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Question about future optative

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Question about future optative

Postby Bart » Tue Apr 09, 2013 5:57 pm

I'm reading Lysias I (On the Murder of Erathostenes) in the edition by Geoffrey Steadman and encountered the following difficulty

Lys 1.23
εἰδὼς δ᾽ ἐγὼ ὅτι τηνικαῦτα ἀφιγμένος οὐδένα καταλήψοιτο οἴκοι τῶν ἐπιτηδείων, ἐκέλευον, συνδειπνεῖν

(As I knew that, arriving at that hour, he would find none of his circle at home, I invited him to dine with me)

Steadman says in his notes that καταλήψοιτο is an aorist optative, but surely that has to be future optative instead. But why use a future optative here? I remember Mastronarde mentioning somewhere that the future optative has a very restricted use, but I don't think he expands on this. Any thoughts?
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Re: Question about future optative

Postby Qimmik » Tue Apr 09, 2013 6:10 pm

Here it's used in indirect discourse where the main verb is in the past to substitute for what would be a future indicative in direct discourse. I think that's the main use for the future optative--in indirect discourse where the "sequence of moods" requires an optative and the verb would be in the future indicative in direct discourse.
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Re: Question about future optative

Postby Bart » Wed Apr 10, 2013 4:24 am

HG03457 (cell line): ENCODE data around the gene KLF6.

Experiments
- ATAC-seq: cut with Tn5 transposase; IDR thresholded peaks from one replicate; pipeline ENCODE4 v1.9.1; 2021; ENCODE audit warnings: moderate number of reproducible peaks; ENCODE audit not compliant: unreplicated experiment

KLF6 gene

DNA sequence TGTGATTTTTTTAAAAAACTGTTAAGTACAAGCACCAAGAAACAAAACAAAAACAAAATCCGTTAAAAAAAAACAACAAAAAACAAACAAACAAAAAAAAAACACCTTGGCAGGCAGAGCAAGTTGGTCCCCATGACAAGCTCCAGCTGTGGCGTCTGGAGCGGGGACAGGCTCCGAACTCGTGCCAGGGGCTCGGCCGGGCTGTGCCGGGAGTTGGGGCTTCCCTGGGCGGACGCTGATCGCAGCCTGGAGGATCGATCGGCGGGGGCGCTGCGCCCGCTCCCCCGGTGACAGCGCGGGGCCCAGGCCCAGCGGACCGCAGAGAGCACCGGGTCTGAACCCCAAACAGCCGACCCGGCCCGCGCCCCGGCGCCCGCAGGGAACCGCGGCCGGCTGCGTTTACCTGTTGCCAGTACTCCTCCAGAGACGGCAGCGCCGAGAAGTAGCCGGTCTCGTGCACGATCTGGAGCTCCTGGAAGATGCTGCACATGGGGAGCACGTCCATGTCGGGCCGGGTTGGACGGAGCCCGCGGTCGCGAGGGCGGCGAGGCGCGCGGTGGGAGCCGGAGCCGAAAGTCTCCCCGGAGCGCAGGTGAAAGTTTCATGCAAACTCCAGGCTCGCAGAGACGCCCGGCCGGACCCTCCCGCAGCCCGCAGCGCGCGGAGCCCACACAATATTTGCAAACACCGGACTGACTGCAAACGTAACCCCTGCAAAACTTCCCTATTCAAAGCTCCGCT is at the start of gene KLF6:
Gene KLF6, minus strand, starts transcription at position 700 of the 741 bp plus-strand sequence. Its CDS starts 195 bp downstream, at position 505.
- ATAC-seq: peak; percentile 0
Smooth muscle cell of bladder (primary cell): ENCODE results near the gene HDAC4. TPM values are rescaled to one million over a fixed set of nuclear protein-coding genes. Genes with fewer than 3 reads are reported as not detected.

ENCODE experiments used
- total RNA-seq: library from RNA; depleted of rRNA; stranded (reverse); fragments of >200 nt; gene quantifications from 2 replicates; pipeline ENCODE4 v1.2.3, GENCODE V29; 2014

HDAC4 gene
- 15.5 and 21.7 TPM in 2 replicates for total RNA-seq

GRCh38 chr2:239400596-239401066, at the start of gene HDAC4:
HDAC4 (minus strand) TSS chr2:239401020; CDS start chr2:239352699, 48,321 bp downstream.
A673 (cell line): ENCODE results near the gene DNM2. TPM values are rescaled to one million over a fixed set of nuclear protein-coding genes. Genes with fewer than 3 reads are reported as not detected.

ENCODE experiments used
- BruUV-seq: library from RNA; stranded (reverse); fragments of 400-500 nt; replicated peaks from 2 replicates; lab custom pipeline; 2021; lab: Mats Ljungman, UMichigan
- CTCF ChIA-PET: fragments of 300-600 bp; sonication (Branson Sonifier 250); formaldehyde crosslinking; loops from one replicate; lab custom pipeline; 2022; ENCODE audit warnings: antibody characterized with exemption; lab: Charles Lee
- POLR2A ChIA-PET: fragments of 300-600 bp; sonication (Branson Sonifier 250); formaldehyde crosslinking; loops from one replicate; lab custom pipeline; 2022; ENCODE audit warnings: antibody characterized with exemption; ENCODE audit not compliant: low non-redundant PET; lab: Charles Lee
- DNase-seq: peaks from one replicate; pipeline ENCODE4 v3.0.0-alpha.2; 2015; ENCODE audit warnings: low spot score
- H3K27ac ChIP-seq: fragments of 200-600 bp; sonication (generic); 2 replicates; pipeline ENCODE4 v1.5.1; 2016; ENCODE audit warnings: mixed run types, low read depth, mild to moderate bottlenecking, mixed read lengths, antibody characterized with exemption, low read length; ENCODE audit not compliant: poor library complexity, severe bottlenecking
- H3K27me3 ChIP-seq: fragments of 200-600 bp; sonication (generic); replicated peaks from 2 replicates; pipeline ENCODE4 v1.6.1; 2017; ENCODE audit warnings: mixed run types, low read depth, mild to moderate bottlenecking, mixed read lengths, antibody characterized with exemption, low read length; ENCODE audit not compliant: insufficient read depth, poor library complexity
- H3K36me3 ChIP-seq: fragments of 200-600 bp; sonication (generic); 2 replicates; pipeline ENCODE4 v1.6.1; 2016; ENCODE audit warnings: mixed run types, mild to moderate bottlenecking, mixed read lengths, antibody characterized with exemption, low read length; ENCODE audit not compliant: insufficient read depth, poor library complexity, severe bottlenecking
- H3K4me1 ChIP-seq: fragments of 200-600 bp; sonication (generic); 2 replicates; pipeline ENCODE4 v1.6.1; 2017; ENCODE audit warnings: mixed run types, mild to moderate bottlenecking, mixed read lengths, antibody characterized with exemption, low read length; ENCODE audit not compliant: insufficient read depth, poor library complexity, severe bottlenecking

Thanks!
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Re: Question about future optative

Postby Qimmik » Wed Apr 10, 2013 12:03 pm

Lysias is a good way to learn to read Greek prose. (Actually, the attribution to Lysias of most of virtually all the speeches collected under his name, with the exception of No. 12, can't be verified, and there's considerable doubt.) The speeches are written in clear but not unsophisticated Attic Greek. They served as a model for Greeks learning to write good Greek for two millenia (and that accounts for their survival to the present). Also, with a good commentary (and a number of them are available at reasonable cost), you can absorb a lot of information about Athenian daily life, legal procedure, social norms, etc. around 400 BCE, and they give insight into the thinking of the Athenian man in the street. After Lysias, you can move on to Demosthenes and Thucydides. Lysias 1 is a particularly appealing speech because it involves sex and murder.

Some other uses of the future optative are mentioned in Smyth, but they are all instances of subordinate clauses in past time where a future indicative would be used in an independent clause.
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